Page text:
Definition from Wiktionary, the free dictionary
Jump to navigation Jump to search



Etymology 1[edit]

From Irish bábhún (walled enclosure).


bawn (plural bawns)

  1. A cattle-fort; a building used to shelter cattle.
    (Can we find and add a quotation of Spenser to this entry?)
    • 1729, Jonathan Swift, The Grand Question Debated, Thomas Sheridan (editor), John Nichols (editor, revised edition), 1812, The British Classics, Volume 45: The works of the Rev. Jonathan Swift, D.D.: Dean of St. Patrick's, Dublin, Volume XI, page 163:
      The Grand Question Debated
      Whether Hamilton's Bawn Should be Turned into a Barrack or a Malt-house − 1729
      This Hamilton's bawn, while it sticks in my hand, / I lose by the house what I get by the land; / But how to dispose of it to the best bidder, / For a barrack or malthouse, we now must consider.
    • 1892, Joseph Jacobs (editor), Jack and His Master, Celtic Fairy Tales:
      When he was coming into the bawn at dinner-time, what work did he find Jack at but pulling armfuls of the thatch off the roof, and peeping into the holes he was making?
  2. A defensive wall built around a tower house. It was once used to protect livestock during an attack.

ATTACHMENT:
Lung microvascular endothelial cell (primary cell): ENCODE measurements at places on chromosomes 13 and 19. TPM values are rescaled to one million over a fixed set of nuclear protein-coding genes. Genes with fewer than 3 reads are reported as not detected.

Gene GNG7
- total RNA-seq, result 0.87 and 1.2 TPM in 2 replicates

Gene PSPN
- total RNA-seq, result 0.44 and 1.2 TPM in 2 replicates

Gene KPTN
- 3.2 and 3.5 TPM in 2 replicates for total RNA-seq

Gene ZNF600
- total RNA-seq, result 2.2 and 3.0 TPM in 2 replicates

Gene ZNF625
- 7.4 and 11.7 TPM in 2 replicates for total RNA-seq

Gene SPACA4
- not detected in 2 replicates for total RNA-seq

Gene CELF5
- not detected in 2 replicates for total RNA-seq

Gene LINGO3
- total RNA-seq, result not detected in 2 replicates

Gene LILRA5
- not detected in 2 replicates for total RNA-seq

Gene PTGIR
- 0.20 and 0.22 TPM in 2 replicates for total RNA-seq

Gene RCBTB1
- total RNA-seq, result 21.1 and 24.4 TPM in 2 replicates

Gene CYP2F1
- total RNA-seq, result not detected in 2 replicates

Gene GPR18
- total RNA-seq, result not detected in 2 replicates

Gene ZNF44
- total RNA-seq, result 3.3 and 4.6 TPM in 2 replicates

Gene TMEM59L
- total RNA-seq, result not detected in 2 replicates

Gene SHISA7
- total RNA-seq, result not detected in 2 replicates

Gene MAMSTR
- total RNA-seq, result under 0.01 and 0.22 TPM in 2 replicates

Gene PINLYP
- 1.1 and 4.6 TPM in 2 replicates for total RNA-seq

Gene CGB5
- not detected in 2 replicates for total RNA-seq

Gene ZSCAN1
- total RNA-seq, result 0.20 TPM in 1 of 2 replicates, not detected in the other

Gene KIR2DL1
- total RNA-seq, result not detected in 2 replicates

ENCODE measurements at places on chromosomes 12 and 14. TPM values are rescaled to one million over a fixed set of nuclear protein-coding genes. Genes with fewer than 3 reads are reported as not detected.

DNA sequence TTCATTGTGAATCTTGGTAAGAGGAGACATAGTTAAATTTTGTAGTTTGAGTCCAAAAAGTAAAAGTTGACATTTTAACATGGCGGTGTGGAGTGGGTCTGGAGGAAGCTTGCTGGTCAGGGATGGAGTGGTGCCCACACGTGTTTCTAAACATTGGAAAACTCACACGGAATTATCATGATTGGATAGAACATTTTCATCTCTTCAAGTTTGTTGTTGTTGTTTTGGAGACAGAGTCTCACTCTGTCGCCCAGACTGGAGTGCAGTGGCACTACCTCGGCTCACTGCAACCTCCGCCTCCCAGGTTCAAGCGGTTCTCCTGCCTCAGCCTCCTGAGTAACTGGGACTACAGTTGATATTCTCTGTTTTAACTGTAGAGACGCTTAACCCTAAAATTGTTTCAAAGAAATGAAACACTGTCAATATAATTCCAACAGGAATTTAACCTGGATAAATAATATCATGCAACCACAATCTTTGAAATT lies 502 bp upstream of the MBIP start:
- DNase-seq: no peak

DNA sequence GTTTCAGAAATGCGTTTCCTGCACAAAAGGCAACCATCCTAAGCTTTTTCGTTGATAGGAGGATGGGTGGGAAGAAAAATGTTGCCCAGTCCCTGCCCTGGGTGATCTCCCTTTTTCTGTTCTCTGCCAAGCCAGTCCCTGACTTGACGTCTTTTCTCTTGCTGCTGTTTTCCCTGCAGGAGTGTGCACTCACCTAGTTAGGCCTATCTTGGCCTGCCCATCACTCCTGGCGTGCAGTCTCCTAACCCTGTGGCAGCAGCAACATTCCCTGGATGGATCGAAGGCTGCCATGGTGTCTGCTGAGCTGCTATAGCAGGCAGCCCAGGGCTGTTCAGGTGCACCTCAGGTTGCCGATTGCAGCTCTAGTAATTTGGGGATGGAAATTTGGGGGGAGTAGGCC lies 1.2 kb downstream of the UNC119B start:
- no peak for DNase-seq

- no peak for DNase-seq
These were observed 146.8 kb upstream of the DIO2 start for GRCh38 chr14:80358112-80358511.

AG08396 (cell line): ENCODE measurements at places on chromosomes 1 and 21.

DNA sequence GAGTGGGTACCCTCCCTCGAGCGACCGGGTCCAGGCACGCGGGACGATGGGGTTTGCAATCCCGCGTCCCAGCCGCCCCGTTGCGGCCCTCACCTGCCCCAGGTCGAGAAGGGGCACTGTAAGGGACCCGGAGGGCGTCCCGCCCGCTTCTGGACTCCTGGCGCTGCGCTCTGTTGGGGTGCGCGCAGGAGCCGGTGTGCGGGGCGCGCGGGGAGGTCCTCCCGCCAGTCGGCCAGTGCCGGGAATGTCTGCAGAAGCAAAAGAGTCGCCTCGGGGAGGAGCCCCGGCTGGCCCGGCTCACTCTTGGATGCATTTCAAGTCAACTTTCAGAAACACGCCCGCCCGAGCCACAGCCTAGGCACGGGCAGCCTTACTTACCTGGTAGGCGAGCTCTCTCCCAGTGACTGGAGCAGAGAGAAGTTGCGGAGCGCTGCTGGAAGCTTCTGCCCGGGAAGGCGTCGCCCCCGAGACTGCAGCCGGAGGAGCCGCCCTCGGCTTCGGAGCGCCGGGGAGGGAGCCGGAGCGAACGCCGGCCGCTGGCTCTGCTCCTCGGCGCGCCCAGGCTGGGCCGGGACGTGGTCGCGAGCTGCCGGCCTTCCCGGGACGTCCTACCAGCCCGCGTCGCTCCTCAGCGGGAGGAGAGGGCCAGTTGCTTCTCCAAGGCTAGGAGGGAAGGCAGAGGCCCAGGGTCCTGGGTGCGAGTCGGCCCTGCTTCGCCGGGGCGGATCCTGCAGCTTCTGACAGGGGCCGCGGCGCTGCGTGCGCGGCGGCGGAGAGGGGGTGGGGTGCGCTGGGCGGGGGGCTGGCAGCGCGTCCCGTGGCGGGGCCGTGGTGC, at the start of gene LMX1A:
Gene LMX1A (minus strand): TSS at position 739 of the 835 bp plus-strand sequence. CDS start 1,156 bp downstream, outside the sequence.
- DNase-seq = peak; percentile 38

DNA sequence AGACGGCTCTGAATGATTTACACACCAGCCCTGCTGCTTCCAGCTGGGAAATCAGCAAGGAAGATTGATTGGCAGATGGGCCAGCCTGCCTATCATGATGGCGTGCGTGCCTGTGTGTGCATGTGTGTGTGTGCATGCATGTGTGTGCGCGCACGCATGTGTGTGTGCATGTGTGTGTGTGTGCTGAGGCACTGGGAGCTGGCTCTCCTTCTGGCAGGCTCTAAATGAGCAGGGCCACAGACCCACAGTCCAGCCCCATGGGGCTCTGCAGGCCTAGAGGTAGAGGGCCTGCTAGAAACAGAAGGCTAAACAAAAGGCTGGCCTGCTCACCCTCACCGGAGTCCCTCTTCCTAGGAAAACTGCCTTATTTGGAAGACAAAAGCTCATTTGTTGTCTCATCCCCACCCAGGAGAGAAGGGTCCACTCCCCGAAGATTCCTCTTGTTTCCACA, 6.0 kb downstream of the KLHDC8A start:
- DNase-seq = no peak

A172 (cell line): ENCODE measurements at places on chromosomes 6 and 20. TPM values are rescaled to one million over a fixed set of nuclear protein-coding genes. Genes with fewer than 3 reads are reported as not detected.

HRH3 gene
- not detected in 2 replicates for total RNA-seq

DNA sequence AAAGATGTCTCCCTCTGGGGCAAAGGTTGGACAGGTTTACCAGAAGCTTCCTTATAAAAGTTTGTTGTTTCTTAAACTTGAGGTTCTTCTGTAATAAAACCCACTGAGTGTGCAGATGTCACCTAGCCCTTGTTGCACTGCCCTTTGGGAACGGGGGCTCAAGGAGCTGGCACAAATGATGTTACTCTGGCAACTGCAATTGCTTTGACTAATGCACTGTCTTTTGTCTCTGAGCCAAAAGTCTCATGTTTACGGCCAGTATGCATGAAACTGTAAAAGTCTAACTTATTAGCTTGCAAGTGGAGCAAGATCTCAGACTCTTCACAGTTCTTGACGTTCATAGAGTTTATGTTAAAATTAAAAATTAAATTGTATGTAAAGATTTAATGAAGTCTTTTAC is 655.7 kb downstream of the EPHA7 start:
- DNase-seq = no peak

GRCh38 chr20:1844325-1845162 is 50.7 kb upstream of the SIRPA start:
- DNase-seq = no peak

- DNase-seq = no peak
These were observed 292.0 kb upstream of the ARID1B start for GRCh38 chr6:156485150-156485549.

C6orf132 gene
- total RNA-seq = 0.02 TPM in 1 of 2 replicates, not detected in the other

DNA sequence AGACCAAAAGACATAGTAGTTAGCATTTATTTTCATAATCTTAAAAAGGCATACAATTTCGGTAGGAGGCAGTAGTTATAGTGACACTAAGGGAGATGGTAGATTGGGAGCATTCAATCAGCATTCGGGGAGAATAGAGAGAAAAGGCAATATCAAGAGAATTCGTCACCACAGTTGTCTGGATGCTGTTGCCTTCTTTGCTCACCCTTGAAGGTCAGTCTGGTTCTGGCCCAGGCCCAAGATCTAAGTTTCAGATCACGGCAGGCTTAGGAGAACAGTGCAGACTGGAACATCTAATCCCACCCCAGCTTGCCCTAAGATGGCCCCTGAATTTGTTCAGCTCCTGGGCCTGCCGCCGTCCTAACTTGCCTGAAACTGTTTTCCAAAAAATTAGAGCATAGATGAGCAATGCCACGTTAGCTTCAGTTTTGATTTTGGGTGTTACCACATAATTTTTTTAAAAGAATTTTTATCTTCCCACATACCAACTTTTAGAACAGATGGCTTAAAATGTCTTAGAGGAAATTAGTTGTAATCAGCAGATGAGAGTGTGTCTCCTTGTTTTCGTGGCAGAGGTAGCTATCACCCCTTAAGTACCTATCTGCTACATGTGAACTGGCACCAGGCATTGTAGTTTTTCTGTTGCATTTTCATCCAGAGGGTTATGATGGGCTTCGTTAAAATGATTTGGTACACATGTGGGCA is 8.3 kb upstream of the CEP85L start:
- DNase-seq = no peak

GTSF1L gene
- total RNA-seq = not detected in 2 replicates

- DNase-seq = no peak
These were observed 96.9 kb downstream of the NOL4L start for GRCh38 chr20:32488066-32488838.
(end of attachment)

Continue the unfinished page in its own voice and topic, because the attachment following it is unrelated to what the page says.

• 2004, Colm J. Donnelly, Passage or Barrier? Communication between Bawn and Tower House in Late Medieval Ireland – the Evidence from County Limerick, in Château Gaillard 21: Études de castellologie médiévale: La Basse-cour: Actes du colloque international de Maynooth (Irlande), 23-30 août 2002, page 57:
      The cattle, therefore, would be brought into the bawn at night, as is stated by the early 17th-century writer Fynes Moryson who wrote that the Irish cattle “eat only by day, and then are brought at evening within the bawns of castles, where they stand or lie all night in a dirty yard without so much as a lock of hay.”

Etymology 2[edit]



  1. Eye dialect spelling of born.






  1. first-person singular imperfect subjunctive of bod



Welsh mutation
radical soft nasal aspirate
bawn fawn mawn unchanged
Note: Some of these forms may be hypothetical. Not every
possible mutated form of every word actually occurs.